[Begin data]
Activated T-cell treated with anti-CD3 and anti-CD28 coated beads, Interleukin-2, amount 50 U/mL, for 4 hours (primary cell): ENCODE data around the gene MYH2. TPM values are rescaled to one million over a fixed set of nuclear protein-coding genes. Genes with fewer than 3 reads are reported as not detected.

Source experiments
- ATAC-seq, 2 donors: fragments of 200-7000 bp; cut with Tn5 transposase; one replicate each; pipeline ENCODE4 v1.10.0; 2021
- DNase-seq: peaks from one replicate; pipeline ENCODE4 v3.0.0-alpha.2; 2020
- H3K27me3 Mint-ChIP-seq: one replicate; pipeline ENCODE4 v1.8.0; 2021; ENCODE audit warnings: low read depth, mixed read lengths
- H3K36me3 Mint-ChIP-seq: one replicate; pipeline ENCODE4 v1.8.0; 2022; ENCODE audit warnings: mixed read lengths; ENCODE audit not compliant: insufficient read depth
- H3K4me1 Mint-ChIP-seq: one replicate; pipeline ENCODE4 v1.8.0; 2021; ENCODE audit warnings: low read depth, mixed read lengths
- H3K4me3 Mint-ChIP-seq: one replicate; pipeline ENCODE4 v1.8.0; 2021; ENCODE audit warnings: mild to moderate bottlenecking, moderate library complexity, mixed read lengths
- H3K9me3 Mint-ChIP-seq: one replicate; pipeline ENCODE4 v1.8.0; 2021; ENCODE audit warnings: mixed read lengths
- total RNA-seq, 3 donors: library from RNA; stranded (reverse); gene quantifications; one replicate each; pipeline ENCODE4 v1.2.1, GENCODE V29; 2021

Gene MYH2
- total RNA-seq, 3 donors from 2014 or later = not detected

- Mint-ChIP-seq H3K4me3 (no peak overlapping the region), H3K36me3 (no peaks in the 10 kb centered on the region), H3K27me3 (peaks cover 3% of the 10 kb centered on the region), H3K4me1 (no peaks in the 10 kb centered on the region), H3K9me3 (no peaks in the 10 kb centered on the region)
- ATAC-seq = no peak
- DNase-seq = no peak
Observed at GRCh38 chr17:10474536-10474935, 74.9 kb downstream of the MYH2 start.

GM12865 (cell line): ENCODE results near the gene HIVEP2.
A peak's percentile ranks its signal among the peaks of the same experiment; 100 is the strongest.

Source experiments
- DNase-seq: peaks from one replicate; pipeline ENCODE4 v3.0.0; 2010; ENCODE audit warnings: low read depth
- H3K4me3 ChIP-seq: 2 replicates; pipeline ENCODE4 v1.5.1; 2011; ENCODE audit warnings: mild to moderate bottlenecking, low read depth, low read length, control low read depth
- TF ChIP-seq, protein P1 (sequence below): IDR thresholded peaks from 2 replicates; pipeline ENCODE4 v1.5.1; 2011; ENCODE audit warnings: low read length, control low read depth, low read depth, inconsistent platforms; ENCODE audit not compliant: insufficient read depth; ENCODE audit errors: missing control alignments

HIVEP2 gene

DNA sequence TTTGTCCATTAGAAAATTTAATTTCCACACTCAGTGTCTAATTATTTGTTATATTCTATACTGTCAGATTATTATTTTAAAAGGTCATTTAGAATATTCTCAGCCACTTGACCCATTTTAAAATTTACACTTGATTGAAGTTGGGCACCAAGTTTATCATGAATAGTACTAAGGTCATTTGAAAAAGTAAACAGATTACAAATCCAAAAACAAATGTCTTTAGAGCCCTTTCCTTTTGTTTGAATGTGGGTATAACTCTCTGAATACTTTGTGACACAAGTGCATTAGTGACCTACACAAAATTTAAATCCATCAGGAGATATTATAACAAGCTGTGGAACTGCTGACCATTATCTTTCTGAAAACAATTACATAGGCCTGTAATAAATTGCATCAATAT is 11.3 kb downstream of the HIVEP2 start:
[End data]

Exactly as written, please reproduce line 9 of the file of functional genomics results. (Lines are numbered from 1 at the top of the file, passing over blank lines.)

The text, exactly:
- H3K9me3 Mint-ChIP-seq: one replicate; pipeline ENCODE4 v1.8.0; 2021; ENCODE audit warnings: mixed read lengths